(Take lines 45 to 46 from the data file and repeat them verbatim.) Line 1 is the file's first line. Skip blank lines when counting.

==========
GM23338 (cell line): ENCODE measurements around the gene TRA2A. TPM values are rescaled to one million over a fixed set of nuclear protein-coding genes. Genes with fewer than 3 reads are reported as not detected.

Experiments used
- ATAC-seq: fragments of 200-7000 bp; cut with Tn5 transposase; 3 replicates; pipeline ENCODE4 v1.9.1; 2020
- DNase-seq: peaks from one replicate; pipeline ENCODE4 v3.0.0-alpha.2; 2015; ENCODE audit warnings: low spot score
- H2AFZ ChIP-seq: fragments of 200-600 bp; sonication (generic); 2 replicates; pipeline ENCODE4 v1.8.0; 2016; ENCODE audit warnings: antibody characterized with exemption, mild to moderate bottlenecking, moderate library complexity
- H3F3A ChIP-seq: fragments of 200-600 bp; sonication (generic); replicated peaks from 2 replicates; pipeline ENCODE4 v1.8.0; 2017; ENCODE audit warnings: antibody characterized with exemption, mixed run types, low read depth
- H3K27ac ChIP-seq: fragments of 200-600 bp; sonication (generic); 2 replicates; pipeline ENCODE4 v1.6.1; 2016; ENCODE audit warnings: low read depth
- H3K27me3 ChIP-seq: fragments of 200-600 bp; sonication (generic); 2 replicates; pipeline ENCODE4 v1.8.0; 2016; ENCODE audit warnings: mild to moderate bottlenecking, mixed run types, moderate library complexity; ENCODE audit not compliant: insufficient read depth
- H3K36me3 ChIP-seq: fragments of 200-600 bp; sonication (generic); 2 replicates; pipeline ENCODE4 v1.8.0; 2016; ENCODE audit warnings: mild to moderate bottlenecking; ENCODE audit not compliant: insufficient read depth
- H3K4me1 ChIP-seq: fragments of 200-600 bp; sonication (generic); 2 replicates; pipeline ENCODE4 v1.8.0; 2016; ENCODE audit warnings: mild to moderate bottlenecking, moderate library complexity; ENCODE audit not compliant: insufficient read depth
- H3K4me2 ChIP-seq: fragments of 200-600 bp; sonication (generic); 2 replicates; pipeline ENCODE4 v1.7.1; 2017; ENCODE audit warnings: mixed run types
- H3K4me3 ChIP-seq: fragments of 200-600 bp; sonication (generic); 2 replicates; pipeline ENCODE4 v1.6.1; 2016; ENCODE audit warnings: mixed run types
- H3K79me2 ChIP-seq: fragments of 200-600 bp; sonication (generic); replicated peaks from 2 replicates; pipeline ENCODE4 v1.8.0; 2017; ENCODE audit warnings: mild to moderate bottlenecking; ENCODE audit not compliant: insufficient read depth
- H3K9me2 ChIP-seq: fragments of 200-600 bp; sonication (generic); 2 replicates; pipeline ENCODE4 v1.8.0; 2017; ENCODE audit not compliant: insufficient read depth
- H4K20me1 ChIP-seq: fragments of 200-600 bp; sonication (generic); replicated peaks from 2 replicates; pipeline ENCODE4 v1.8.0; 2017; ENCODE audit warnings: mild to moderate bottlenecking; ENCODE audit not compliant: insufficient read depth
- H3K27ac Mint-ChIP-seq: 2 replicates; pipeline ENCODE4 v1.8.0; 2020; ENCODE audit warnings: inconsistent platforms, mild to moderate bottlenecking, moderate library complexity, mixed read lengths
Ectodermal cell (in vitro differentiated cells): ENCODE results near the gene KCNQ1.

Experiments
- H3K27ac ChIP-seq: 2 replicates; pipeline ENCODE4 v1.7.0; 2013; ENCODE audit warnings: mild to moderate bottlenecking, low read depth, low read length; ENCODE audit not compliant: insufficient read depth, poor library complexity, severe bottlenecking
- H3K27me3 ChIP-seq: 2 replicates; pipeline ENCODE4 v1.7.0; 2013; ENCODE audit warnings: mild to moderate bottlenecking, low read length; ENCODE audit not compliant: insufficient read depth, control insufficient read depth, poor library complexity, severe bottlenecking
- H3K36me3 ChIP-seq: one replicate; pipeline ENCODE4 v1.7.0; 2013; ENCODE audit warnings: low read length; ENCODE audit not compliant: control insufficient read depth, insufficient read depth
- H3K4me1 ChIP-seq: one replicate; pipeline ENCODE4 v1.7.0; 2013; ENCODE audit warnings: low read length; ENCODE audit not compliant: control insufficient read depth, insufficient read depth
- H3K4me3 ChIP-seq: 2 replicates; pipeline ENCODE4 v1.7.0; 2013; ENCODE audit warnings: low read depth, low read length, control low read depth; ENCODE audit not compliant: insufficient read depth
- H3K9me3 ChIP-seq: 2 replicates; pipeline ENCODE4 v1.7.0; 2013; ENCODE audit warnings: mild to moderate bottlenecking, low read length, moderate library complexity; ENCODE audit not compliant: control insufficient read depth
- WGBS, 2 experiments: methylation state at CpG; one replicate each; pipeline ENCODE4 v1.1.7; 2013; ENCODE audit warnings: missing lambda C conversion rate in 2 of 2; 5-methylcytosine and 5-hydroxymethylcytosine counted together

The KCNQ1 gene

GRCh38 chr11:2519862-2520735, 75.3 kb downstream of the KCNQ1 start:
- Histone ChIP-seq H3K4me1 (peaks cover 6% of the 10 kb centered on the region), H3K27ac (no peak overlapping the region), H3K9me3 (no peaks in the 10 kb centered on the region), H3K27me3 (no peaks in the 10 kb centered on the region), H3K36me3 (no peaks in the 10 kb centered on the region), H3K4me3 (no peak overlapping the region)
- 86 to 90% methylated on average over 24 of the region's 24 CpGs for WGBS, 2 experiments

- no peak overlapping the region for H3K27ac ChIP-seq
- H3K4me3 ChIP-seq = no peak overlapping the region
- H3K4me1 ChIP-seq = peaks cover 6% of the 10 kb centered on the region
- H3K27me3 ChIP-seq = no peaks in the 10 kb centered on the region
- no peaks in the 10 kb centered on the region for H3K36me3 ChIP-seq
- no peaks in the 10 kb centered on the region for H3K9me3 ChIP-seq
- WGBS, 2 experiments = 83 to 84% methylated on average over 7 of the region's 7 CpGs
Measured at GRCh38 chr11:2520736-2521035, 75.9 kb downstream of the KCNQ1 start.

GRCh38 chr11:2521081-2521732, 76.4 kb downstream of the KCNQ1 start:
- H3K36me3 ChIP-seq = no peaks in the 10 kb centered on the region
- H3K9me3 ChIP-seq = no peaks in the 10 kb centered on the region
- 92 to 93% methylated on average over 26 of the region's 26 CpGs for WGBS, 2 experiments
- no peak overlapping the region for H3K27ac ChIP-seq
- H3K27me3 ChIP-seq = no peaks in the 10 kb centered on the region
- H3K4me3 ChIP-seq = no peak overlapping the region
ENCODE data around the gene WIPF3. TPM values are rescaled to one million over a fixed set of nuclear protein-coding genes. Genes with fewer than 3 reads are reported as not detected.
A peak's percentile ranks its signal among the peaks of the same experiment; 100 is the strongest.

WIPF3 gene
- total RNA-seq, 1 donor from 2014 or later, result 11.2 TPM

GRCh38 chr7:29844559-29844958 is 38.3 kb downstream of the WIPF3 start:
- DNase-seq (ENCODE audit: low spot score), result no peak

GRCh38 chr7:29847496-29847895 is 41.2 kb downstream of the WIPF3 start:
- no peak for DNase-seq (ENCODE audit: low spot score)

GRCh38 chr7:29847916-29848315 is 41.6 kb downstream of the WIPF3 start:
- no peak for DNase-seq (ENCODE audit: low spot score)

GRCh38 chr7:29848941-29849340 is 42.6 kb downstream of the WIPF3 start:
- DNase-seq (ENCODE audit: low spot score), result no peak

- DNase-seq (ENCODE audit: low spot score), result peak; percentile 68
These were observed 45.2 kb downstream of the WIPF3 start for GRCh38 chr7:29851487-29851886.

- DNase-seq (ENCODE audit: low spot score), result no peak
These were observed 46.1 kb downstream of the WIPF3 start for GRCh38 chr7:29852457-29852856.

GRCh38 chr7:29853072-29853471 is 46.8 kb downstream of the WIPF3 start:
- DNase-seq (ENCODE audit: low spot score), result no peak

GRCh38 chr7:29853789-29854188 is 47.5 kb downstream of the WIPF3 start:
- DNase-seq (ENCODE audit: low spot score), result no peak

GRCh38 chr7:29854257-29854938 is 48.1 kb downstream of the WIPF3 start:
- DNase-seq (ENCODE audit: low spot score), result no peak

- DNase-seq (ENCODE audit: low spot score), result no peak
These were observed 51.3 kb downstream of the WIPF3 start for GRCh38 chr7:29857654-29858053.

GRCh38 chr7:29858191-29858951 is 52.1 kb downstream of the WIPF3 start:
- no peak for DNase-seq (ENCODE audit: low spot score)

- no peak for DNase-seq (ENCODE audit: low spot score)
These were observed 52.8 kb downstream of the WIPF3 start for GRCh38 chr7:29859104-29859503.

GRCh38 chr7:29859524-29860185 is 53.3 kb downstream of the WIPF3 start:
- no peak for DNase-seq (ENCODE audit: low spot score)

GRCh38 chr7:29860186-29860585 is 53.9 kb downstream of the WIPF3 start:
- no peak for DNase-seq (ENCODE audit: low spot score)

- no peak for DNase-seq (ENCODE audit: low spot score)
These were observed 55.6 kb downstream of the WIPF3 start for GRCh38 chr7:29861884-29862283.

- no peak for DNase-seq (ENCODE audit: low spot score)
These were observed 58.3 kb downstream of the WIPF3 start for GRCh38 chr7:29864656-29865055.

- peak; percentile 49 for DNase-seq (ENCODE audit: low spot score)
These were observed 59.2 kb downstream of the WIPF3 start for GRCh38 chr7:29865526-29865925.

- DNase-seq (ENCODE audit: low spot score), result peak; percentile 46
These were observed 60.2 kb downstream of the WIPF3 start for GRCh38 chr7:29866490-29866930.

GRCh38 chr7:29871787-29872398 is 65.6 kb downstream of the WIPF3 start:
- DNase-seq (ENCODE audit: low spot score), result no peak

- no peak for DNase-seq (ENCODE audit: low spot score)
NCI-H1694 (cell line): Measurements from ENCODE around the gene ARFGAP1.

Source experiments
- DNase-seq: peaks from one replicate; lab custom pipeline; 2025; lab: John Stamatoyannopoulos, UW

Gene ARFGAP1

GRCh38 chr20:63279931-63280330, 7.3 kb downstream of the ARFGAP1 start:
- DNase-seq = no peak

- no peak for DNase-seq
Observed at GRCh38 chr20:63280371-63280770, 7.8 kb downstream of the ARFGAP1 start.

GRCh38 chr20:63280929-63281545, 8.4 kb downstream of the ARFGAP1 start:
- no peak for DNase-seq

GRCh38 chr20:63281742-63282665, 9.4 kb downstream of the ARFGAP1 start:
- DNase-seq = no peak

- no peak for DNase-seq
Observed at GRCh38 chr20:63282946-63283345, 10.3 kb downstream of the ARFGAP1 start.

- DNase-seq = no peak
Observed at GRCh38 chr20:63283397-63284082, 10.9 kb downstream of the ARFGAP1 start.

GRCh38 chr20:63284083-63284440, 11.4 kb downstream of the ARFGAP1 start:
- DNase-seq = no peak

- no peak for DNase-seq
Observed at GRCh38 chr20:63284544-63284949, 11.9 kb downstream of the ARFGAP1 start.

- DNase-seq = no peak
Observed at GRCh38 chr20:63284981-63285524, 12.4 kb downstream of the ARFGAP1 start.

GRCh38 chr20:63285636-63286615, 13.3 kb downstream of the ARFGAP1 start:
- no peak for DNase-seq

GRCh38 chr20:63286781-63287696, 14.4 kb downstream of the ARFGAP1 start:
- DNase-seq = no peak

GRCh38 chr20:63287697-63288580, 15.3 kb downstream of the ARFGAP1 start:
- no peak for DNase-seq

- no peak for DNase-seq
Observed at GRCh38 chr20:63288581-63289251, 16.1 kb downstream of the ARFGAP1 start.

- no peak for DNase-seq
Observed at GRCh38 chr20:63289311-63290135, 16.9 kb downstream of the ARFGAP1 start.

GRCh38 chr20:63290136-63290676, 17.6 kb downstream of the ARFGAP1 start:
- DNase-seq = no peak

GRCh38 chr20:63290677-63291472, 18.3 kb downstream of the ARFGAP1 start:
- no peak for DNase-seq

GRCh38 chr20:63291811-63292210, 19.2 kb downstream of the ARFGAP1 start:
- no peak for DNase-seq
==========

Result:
ENCODE data around the gene WIPF3. TPM values are rescaled to one million over a fixed set of nuclear protein-coding genes. Genes with fewer than 3 reads are reported as not detected.
A peak's percentile ranks its signal among the peaks of the same experiment; 100 is the strongest.